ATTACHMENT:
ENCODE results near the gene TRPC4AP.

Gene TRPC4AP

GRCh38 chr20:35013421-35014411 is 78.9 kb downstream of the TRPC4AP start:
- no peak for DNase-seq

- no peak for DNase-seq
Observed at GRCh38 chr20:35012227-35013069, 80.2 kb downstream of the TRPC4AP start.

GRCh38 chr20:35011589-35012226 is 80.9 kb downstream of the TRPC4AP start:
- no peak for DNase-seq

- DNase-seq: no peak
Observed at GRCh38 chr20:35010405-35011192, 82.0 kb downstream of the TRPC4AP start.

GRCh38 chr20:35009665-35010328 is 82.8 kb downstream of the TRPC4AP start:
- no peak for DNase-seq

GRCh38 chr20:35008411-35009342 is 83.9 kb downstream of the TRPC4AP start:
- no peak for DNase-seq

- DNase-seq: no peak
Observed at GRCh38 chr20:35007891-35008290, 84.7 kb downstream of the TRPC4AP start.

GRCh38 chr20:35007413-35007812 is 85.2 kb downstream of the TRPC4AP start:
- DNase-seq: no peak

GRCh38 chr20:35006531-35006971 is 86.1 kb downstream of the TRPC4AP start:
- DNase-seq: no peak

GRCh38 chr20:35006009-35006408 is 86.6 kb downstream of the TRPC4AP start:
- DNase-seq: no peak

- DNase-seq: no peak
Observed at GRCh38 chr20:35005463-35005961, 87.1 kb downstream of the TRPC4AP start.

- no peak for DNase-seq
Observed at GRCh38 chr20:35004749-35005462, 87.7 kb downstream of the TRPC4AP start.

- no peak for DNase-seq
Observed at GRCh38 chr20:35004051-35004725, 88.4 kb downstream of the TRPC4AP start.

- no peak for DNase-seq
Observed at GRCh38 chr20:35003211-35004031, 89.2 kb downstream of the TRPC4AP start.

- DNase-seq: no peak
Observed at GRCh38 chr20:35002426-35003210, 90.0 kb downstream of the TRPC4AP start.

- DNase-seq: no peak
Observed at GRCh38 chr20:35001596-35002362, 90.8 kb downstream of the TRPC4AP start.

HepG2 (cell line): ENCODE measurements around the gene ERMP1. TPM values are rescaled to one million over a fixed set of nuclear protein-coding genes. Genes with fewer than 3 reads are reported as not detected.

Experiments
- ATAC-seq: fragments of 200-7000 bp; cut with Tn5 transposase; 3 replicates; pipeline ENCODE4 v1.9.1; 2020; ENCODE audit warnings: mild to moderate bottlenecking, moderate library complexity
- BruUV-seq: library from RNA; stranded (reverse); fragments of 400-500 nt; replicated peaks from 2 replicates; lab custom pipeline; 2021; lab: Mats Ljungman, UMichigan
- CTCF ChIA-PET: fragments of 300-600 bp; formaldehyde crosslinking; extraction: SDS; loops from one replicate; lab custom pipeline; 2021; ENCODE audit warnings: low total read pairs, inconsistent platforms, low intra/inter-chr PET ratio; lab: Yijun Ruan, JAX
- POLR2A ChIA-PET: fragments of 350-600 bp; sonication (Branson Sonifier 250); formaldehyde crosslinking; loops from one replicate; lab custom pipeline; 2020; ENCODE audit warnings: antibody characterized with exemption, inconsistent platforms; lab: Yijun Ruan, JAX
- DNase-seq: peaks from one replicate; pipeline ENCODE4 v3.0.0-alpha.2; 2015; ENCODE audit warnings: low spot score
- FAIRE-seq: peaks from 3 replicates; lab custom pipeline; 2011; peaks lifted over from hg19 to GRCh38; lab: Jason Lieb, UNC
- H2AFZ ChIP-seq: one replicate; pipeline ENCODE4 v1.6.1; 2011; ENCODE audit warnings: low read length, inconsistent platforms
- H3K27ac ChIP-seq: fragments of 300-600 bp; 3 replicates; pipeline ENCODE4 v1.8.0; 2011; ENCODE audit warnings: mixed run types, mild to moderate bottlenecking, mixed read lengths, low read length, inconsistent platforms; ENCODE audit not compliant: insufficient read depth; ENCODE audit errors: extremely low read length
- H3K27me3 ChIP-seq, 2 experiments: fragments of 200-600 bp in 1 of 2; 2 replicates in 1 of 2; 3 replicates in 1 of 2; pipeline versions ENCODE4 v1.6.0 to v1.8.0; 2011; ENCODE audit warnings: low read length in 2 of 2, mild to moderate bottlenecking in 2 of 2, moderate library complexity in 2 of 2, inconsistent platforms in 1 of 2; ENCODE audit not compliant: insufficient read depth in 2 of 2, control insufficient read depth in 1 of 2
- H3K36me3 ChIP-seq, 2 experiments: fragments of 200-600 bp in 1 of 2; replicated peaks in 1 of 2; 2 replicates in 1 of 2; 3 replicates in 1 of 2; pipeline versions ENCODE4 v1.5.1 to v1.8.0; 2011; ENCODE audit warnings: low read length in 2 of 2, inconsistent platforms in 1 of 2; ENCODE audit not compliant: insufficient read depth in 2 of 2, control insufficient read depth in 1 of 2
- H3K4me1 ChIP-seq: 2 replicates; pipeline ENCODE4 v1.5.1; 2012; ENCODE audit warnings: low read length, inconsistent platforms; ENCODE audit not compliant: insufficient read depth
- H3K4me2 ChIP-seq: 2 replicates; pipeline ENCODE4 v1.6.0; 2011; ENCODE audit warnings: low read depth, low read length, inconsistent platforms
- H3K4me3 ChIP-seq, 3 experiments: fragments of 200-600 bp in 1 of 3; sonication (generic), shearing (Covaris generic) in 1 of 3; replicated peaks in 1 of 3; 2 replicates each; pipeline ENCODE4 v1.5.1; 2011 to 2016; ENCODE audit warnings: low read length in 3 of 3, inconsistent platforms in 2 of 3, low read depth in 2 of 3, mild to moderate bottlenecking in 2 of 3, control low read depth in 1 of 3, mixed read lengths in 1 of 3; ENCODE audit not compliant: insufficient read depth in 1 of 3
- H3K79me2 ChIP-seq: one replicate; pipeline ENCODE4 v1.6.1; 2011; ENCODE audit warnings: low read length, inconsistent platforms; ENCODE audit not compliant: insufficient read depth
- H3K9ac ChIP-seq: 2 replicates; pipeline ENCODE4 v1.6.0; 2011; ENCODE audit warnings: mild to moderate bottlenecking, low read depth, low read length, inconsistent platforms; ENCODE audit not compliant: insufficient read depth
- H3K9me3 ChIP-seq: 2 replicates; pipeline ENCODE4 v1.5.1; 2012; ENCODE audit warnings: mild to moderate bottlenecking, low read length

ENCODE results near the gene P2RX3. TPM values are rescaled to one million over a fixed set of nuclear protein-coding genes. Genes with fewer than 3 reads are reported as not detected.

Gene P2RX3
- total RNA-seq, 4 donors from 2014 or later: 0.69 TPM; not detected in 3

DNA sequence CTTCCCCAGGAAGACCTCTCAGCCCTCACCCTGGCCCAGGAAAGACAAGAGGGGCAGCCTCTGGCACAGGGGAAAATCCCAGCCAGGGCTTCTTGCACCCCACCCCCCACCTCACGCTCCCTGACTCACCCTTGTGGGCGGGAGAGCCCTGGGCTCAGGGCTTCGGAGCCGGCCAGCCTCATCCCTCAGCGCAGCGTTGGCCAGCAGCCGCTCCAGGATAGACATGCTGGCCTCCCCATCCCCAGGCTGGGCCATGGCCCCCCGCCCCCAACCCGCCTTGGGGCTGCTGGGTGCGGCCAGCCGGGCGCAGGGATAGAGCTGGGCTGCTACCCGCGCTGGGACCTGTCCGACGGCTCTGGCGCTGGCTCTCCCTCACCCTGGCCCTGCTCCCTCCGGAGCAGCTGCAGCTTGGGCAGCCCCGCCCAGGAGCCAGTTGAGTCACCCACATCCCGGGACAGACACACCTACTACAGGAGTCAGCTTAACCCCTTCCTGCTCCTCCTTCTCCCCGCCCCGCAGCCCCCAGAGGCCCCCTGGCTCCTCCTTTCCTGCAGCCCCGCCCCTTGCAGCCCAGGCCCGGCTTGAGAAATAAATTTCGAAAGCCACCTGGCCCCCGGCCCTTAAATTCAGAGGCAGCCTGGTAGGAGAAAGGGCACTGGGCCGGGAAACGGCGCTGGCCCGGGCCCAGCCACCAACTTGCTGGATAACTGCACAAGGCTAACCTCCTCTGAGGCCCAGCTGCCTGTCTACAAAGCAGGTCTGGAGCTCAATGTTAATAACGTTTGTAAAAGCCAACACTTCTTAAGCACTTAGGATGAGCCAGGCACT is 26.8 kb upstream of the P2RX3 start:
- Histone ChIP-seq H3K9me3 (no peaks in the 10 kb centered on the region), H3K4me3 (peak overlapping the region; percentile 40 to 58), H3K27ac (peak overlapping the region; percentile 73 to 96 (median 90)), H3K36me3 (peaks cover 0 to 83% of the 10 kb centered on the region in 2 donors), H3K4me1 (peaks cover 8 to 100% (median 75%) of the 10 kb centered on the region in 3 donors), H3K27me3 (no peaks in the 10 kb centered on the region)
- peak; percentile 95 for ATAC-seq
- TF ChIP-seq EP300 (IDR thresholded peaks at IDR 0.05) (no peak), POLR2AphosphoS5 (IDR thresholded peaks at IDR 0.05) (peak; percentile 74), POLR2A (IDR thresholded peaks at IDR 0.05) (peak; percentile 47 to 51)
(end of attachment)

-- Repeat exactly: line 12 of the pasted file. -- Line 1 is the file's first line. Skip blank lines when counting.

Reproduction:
- no peak for DNase-seq